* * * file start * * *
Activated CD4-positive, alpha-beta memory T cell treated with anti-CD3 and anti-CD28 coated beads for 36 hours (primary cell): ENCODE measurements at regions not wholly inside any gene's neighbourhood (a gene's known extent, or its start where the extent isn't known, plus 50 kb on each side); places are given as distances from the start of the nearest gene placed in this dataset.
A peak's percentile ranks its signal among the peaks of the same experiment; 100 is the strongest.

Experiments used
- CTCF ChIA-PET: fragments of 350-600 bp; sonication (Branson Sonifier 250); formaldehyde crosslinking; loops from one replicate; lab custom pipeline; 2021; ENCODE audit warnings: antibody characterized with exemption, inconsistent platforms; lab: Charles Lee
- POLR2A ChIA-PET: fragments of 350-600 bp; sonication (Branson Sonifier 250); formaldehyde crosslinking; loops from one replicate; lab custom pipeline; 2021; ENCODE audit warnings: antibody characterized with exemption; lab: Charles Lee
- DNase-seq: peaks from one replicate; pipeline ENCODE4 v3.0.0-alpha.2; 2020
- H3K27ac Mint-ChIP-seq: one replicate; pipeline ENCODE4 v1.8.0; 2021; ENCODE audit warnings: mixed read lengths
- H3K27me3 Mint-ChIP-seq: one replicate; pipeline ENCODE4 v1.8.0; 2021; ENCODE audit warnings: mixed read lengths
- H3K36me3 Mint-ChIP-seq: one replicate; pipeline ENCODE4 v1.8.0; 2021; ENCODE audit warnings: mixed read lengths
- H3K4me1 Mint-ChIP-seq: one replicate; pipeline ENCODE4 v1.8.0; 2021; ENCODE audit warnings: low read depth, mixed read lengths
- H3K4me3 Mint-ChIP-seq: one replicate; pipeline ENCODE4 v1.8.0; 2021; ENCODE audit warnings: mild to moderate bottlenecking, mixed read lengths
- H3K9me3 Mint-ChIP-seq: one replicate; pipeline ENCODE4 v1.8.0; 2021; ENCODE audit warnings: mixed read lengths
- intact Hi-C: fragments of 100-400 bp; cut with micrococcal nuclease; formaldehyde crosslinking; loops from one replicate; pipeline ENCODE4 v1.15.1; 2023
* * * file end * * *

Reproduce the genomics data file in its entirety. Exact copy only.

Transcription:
Activated CD4-positive, alpha-beta memory T cell treated with anti-CD3 and anti-CD28 coated beads for 36 hours (primary cell): ENCODE measurements at regions not wholly inside any gene's neighbourhood (a gene's known extent, or its start where the extent isn't known, plus 50 kb on each side); places are given as distances from the start of the nearest gene placed in this dataset.
A peak's percentile ranks its signal among the peaks of the same experiment; 100 is the strongest.

Experiments used
- CTCF ChIA-PET: fragments of 350-600 bp; sonication (Branson Sonifier 250); formaldehyde crosslinking; loops from one replicate; lab custom pipeline; 2021; ENCODE audit warnings: antibody characterized with exemption, inconsistent platforms; lab: Charles Lee
- POLR2A ChIA-PET: fragments of 350-600 bp; sonication (Branson Sonifier 250); formaldehyde crosslinking; loops from one replicate; lab custom pipeline; 2021; ENCODE audit warnings: antibody characterized with exemption; lab: Charles Lee
- DNase-seq: peaks from one replicate; pipeline ENCODE4 v3.0.0-alpha.2; 2020
- H3K27ac Mint-ChIP-seq: one replicate; pipeline ENCODE4 v1.8.0; 2021; ENCODE audit warnings: mixed read lengths
- H3K27me3 Mint-ChIP-seq: one replicate; pipeline ENCODE4 v1.8.0; 2021; ENCODE audit warnings: mixed read lengths
- H3K36me3 Mint-ChIP-seq: one replicate; pipeline ENCODE4 v1.8.0; 2021; ENCODE audit warnings: mixed read lengths
- H3K4me1 Mint-ChIP-seq: one replicate; pipeline ENCODE4 v1.8.0; 2021; ENCODE audit warnings: low read depth, mixed read lengths
- H3K4me3 Mint-ChIP-seq: one replicate; pipeline ENCODE4 v1.8.0; 2021; ENCODE audit warnings: mild to moderate bottlenecking, mixed read lengths
- H3K9me3 Mint-ChIP-seq: one replicate; pipeline ENCODE4 v1.8.0; 2021; ENCODE audit warnings: mixed read lengths
- intact Hi-C: fragments of 100-400 bp; cut with micrococcal nuclease; formaldehyde crosslinking; loops from one replicate; pipeline ENCODE4 v1.15.1; 2023